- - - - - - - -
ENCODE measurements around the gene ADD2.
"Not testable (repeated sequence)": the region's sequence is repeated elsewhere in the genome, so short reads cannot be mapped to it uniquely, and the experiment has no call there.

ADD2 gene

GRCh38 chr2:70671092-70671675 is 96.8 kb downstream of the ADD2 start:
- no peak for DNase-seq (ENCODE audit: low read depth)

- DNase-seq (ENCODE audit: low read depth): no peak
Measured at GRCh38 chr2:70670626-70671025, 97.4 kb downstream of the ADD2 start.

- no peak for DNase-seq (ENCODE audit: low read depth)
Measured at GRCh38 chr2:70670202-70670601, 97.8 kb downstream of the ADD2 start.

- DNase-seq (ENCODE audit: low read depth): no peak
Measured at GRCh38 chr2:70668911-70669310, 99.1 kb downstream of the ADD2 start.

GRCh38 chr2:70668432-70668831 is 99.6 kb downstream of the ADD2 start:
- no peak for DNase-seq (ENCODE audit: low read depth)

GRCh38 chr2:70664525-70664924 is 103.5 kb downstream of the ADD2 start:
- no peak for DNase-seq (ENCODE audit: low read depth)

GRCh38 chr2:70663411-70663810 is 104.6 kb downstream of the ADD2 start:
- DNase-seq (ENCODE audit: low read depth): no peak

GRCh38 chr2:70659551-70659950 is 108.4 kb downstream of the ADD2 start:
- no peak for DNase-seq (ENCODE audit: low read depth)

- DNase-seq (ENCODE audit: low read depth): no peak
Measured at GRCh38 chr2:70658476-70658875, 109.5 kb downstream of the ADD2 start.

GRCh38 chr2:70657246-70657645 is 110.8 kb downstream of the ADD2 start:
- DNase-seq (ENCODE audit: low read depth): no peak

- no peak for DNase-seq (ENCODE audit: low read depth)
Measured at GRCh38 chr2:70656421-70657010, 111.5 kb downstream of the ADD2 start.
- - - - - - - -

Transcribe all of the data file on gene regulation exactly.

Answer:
ENCODE measurements around the gene ADD2.
"Not testable (repeated sequence)": the region's sequence is repeated elsewhere in the genome, so short reads cannot be mapped to it uniquely, and the experiment has no call there.

ADD2 gene

GRCh38 chr2:70671092-70671675 is 96.8 kb downstream of the ADD2 start:
- no peak for DNase-seq (ENCODE audit: low read depth)

- DNase-seq (ENCODE audit: low read depth): no peak
Measured at GRCh38 chr2:70670626-70671025, 97.4 kb downstream of the ADD2 start.

- no peak for DNase-seq (ENCODE audit: low read depth)
Measured at GRCh38 chr2:70670202-70670601, 97.8 kb downstream of the ADD2 start.

- DNase-seq (ENCODE audit: low read depth): no peak
Measured at GRCh38 chr2:70668911-70669310, 99.1 kb downstream of the ADD2 start.

GRCh38 chr2:70668432-70668831 is 99.6 kb downstream of the ADD2 start:
- no peak for DNase-seq (ENCODE audit: low read depth)

GRCh38 chr2:70664525-70664924 is 103.5 kb downstream of the ADD2 start:
- no peak for DNase-seq (ENCODE audit: low read depth)

GRCh38 chr2:70663411-70663810 is 104.6 kb downstream of the ADD2 start:
- DNase-seq (ENCODE audit: low read depth): no peak

GRCh38 chr2:70659551-70659950 is 108.4 kb downstream of the ADD2 start:
- no peak for DNase-seq (ENCODE audit: low read depth)

- DNase-seq (ENCODE audit: low read depth): no peak
Measured at GRCh38 chr2:70658476-70658875, 109.5 kb downstream of the ADD2 start.

GRCh38 chr2:70657246-70657645 is 110.8 kb downstream of the ADD2 start:
- DNase-seq (ENCODE audit: low read depth): no peak

- no peak for DNase-seq (ENCODE audit: low read depth)
Measured at GRCh38 chr2:70656421-70657010, 111.5 kb downstream of the ADD2 start.